Equal enthusiasm extends to . . .

 

SERÁ UNA NOCHE: LA SEGUNDA

M.A RECORDINGS M062A

 

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A follow-up to the first Será une Noche (M052A), a unique quasi-improvisatory exploration which fused Argentinian tango with “diverse contemporary and ancient musics, Indian classical music, baroque music and free improvisation,” Será une Noche La Segunda deserves as many raves as I gave its predecessor.

One of many unique offerings from the independent M.A label (1- 888-794-6229 or http://www.marecordings.com/) whose Japan-based producer Todd Garfinkle has an uncommon ability to generate music from unlikely sources, Será una Noche: La Segunda is a rare example of a recording in which quality of musicianship and degree of imagination are complemented by outstanding sonics.

This is the first disc from M.A. recorded with a sampling rate of 176.4 kHz. The stellar engineering further highlights M.A.’s specialty, digital recordings that maximize the sense of space around and between sounds. There is a mesmerizing quality to the sound of this disc (and most M.A. discs), light years ahead of most mass-market fare that makes listening to performances recorded in Argentina’s Monasterio Gandara a special experience. And when M.A.’s sonics grace a production that features such accomplished Argentinian musicians as Lidia Borda, Santiago Vazquez, Marcelo Moguilevsky, Edgardo Cardozo, Martin Iannaccone, and Gabriel Rivano on percussion, clarinet, bass clarinet, recorders, harmonica, guitar, voice, bandoneón and that most elevated of art forms, whistling, the rewards are plentiful.

Será una Noche: La Segunda mostly features traditional pieces composed around the beginning of the 20th century, when the tango was young. Although project co-instigator Santiago Vazquez notes that in these thoroughly modern arrangements one can hear older musical styles such as milongas – rhythms with African influence – a habanera, as well as the Argentinian folk rhythms that provide inspiration for original music composed by members of the group, South American music expert and UC Santa Cruz Professor of Ethnomusicology John Schechter reports that these engrossing, sometimes danceable modern interpretations render most of the traditional melodies barely recognizable. While the degree of jazz improvisation heard on perhaps the most far out selection, the opening tango milonga “El Choclo,” may disturb those devoted to preserving indigenous music from the cultural equivalent of deforestation, the results are marvelous. To single out just two of the artists who perform here, Lidia Borda has a wonderful voice and Moguilevsky’s whistling is marvelous. This is great, entrancing stuff, occasionally humorous, and a pleasure to listen to. Don’t miss it.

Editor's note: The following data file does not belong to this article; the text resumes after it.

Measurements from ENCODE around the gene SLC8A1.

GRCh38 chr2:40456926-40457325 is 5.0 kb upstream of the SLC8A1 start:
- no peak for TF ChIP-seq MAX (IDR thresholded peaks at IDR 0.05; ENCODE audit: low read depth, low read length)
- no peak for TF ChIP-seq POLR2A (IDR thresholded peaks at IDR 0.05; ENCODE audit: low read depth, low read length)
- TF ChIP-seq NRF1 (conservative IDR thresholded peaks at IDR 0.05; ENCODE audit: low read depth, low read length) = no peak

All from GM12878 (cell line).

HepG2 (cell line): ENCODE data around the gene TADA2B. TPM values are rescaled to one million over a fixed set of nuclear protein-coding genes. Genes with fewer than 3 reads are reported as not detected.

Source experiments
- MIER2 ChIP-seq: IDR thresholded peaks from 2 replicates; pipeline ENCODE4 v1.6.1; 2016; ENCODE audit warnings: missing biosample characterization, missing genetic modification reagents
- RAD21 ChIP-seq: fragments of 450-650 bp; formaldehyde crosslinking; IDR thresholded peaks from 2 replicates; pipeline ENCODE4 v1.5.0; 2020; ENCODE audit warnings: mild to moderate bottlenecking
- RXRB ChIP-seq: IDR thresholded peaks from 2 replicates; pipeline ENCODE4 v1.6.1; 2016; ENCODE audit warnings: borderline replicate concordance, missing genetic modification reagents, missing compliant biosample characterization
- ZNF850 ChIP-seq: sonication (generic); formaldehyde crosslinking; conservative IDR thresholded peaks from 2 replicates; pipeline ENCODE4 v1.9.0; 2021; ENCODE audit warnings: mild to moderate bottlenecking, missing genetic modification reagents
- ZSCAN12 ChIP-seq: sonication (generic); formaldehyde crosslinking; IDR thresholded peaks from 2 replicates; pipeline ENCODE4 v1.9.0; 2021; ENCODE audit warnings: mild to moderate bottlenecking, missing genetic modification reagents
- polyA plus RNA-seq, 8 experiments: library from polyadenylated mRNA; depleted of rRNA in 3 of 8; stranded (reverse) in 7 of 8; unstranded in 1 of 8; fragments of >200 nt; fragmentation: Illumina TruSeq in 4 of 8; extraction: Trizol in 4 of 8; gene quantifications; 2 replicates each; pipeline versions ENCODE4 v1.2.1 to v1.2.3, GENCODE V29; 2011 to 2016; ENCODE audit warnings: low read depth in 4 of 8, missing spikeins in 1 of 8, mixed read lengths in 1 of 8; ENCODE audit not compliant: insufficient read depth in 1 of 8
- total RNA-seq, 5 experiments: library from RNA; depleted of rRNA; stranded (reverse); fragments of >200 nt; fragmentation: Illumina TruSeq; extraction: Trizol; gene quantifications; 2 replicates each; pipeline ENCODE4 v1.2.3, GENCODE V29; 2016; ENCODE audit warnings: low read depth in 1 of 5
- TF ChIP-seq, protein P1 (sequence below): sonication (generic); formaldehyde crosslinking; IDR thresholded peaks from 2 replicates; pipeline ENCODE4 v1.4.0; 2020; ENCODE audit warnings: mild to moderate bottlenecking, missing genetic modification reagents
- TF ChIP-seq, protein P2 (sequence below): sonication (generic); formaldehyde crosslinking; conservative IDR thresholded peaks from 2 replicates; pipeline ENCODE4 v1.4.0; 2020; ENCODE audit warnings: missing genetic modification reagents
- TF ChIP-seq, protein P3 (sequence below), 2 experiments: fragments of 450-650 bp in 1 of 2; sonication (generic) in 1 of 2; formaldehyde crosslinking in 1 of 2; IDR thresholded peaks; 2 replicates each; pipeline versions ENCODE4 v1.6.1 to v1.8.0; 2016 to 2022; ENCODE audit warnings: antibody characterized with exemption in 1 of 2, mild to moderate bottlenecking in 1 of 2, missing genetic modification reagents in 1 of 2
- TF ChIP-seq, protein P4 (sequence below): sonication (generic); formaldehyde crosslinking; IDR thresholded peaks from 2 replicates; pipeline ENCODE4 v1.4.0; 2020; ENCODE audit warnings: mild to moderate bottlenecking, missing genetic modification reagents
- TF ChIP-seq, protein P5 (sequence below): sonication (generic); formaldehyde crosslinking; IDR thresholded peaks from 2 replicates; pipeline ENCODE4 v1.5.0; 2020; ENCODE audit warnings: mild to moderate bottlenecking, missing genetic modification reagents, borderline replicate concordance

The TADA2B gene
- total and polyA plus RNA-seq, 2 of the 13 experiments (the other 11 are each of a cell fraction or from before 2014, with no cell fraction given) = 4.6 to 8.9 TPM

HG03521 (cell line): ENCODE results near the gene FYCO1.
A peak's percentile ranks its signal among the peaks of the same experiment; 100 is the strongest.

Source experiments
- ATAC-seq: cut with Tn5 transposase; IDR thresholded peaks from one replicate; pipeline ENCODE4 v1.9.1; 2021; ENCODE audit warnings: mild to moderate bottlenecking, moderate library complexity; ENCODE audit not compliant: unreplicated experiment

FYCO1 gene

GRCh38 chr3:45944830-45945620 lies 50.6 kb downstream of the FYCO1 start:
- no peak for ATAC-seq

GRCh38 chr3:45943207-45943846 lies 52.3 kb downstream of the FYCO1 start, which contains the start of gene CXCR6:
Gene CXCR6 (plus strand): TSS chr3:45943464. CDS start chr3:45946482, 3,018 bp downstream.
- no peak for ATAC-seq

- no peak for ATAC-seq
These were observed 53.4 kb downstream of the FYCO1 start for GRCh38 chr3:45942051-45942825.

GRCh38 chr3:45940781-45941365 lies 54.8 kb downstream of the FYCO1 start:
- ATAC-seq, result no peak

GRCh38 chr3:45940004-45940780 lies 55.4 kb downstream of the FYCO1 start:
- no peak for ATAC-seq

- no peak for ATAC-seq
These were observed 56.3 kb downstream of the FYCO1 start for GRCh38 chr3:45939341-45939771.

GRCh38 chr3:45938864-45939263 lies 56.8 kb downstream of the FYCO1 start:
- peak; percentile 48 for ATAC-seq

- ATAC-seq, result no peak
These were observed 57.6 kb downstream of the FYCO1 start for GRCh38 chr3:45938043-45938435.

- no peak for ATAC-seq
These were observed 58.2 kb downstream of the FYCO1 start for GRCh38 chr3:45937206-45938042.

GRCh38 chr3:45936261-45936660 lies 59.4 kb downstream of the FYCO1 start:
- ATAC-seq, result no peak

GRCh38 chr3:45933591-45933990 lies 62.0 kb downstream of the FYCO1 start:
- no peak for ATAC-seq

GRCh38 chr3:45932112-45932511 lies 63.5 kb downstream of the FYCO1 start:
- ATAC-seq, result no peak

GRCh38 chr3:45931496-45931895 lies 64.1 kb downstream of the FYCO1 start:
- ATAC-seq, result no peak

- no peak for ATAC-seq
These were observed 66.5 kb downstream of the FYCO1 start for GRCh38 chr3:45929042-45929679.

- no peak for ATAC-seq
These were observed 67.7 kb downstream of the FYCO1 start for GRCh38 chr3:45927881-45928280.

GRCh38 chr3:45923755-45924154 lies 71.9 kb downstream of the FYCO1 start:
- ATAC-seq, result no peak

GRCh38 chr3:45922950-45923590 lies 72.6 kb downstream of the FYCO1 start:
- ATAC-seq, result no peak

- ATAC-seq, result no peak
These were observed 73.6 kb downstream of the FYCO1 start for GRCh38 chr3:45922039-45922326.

Note that M.A. is preparing to release another potentially delicious, disc, Buenos Aires Madrigal (M063A). Performed by "La Chimera", it features Furio Zanasi(Italia) and Ximena Biondi (Buenos Aires) singing on many of the tracks. Furio Zanasi often sings with Jordi Savall’s ensemble.

This leaves us with . . .

NIGEL KENNEDY AND THE KROKE BAND

EAST MEETS EAST • EMI 7243 5 57512 2

 

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This is the latest offering from the classical violinist formerly known as Kennedy who shocked the establishment by performing Brahms in casual dress. A thoroughly 2003, quasi-electronic exploration of traditional and traditionally derived music from Eastern Europe and North Africa, the disc features Kennedy (violin and electric violin) and the Kroke Band of Krakow, Poland -- Tomasz Kukurba (villa, vocals, flutes, percussion), Jerzy Bawol (accordion, additional vocals), and Tomasz Lato (double bass).

This disc, recorded at higher rock music levels, sounds nothing like the offerings from Sony and M.A. reviewed above. Although parts were recorded at EMI’s superior Abbey Road facilities, there is a raucous, electronic edge to many of the selections that, even when reproduced on euphonic tube equipment, can lead to pronounced discomfort. That, of course, may be the point -- electronic, rock-influenced music is rarely recommended as a digestive aid – but it does suggest that the man who has reverted to calling himself Nigel Kennedy is still into getting under people’s skin by whatever means possible.

The recording also raises essential questions of aesthetics. Do we need or even want electronic updates of traditional fare? What is gained by transforming the insinuating timbres of acoustic instruments into electronic buzz saws? What is the point?

A number of selections are original syntheses either created or arranged by the four musicians, while others are arrangements of traditional melodies. Assuming that sonics are not an impediment – start with the volume low – a light may go off when you hear the traditional “Ajde Jano,” a song that virtually every folk dancer knows by heart. Guest vocalist Natacha Atlas sounds very much like the woman I used hear sing this song on a scratchy ’78 a good 35 years ago at weekly folk dances at Yale, but that rendition was a bit slower and more heart-touching. The lovely “Lullaby for Kamila” seems slyly extrapolated from the traditional melody that begins the disc, but is slower and far more moving. “T 4.2” also draws on “Ajde Jano,” but features some exceedingly bright, psychedelic rock riffs that will send traditionalists running for cover. “Eden” is a typically beguiling Eastern European tune, progressing from a slow, sweet beginning to an increasingly faster, spirited dance. “Kazimierz” will again ring a bell for folk dancers, while Nigel’s beautiful violin solo on “Lost in Time,” meant to describe winter living conditions in a quarter in Poland near where he now lives, impresses with its emotion. Even the strings of the Krakow Philharmonic make an appearance on “One Voice,” described as “a simple melody played in turn on three instruments by three musicians of three faiths.”